Window and Door Security
The following information is intended to give a brief overview of the key elements to consider in ensuring your windows and doors are secure.
As a general rule, windows and doors are transported to site unglazed. The installers first install the frames, and then they put the glass in once the frame is in place. The glass is held in place by the glazing bead, which clips into the frame. In the event that the glass is broken in the future and needs to be replaced, the glazing bead is removed, the glass is replaced and the glazing bead is clipped back in place.
Some windows and doors have the glazing bead on the inside and some have the glazing bead on the outside. Both options can be made perfectly secure, but it is worth checking with your supplier that have taken the appropriate measures.
Where the glazing bead is on the outside, either the bead needs to be secured or the glass needs to be secured in place with security tape. If either one of these is done, you can rest assured that the window or door is secure. If neither is done, then it may be possible for a would-be intruder to remove the glazing bead and the glass to gain access.
No matter how well the window or door are made and how secure the locking mechanism may be, if someone really wants to gain entry they can always smash the glass. Fortunately this tends to be quite noisy, and this is enough to put many intruders off.
One way to safe guard against this is to specify laminated glass. Laminated glass comprises two sheets of glass sandwiched around a thin layer of (usually) polyvinyl butyral (PVB). This lamination process is done under heat and pressure, making the PVB act as a type of glue to stick the two sheets of glass together, creating one clear pane.
Not only does laminated glass have a higher impact resistance, if one or both of the panes of glass do break, the pieces of glass remain stuck to the PVB interlayer. An intruder who is determined enough to keep hammering away at the glass will be able to make a hole in the PVB and may be able to get in eventually, but it will take a long time and all the hammering will create a lot of noise. Most intruders will give up when they realise the glass is laminated.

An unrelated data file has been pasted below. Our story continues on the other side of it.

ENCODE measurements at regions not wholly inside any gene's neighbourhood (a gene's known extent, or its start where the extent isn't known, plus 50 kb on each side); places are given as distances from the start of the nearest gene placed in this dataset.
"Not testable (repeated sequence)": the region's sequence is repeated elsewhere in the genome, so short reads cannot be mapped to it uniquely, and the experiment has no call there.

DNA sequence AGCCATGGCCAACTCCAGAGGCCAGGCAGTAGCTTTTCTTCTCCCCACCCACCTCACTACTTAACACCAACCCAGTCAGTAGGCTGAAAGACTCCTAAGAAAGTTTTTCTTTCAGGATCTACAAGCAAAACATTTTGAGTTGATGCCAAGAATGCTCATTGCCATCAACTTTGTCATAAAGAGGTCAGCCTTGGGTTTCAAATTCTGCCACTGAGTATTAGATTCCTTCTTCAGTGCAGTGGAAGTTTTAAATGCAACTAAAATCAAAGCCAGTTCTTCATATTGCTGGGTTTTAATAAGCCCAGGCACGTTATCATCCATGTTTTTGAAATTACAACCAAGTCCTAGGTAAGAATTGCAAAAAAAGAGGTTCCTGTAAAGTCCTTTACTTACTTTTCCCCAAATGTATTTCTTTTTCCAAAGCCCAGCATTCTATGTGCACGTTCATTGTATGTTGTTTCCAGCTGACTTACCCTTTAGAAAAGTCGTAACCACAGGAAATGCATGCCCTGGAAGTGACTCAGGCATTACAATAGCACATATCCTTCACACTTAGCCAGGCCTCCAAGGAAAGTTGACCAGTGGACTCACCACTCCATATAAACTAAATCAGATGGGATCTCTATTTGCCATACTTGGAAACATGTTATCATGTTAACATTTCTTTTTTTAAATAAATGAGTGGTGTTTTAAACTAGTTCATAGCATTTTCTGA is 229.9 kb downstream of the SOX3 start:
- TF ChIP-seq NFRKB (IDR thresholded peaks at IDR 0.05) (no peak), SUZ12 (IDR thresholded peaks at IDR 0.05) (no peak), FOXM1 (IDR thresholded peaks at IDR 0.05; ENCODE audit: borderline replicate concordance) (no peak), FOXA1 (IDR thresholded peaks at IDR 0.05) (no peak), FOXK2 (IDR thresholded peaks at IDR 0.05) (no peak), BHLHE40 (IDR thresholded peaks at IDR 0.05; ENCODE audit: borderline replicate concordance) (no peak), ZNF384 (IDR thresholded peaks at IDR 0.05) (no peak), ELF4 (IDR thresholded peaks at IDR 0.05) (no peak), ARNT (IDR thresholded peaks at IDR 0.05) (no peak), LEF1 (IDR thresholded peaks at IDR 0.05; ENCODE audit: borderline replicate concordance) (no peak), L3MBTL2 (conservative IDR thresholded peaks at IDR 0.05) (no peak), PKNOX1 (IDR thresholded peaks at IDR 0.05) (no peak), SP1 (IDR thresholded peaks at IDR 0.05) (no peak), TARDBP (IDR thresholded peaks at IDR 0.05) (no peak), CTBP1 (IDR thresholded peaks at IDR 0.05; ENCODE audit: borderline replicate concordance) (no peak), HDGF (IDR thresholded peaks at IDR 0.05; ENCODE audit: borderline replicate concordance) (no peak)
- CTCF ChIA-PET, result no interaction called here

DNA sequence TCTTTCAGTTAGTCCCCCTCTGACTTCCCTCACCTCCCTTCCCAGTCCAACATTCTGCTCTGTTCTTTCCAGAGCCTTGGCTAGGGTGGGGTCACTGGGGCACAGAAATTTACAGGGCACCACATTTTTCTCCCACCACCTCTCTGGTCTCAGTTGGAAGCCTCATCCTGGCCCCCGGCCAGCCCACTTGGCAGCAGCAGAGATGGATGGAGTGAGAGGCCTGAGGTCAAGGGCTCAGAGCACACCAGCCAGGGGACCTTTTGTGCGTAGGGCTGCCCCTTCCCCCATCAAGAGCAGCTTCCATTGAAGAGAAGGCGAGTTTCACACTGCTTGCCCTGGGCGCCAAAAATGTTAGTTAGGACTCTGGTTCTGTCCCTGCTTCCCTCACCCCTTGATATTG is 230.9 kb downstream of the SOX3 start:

Particularly for uPVC windows and doors, if the hinges and locks are screwed just into the plastic of the window frame, there is a possibility that the screws can be torn out from the plastic with relative ease.
For this reason, the better uPVC windows and doors place steel plates inside the plastic profiles and the screws are secured through the plastic and into the steel plate.
Windows and doors are only as strong as their weakest point. Many modern windows and doors have multi-point locking systems that secure the opening side top and bottom and at two or three points in between. The hinge side is sometimes over-looked, however.
Some windows and doors have additional brackets on the hinge side that provide additional security in securing the window or door leaf to the outer frame when closed.
Most modern windows and doors are fitted with multi-point espagnolette locking systems whereby a turn of the handle engages or disengages all locking points at the same time.
Strictly speaking a multi-point locking system can be any locking system that has more than one latch or locking point. The better systems are likely to have shoot-bolts at the top and bottom and a combination of hooks, latches, mushroom cams and/or roller cams along the opening side of the window or door. These locking points should ideally move in opposing directions.
There are still a few windows that are fitted with the older style cockspur handles even though they offer lower levels of security. The main reason for doing this would be to get a more traditional style of handle, like the monkey tail handle for example. If you like this more traditional route, it might be worth a quick phone call to your home insurance company just to make sure your cover is not adversely affected.
Hardware is a general term for the hinges, handles and locking mechanism. As a general rule, stainless steel hinges and locking systems are likely to be more durable and offer higher levels of security than hardware made from other alloys.
Any window or door is only as secure as its weakest point. If it is not installed correctly, in the worst case, it may be possible for an intruder to actually remove the whole window or door including the outer frame from the wall. Fortunately it is not rocket science! Check that the installer is using screws that are long enough and thick enough to anchor the window or door frame into the wall. For windows and doors there should be at least two screws on each of the four sides, and as a general rule, on each side you might expect the screws to be within 200mm of each corner and then no more than every 700mm along each side.
Patio doors of the 1970s earned a reputation for being insecure – intruders would prise up a door leaf with a spade and lift it out of the frame. Fortunately, the design of patio doors has come a long way since then, and the better quality doors will all be designed with anti-lift devices to stop this from being possible.
The design of lock cylinders has also seen a lot of development over recent years. As intruders find new ways of gaining unlawful entry (like picking, bumping and drilling), so the lock cylinder manufacturers have developed new products that are designed to thwart these efforts.
The most secure lock cylinders have some quite fancy looking keys (with grooves, dimples and ridges) that cannot be copied on your local high street. This means you can lend a key to someone safe in the knowledge that they have not been able to get a copy cut while they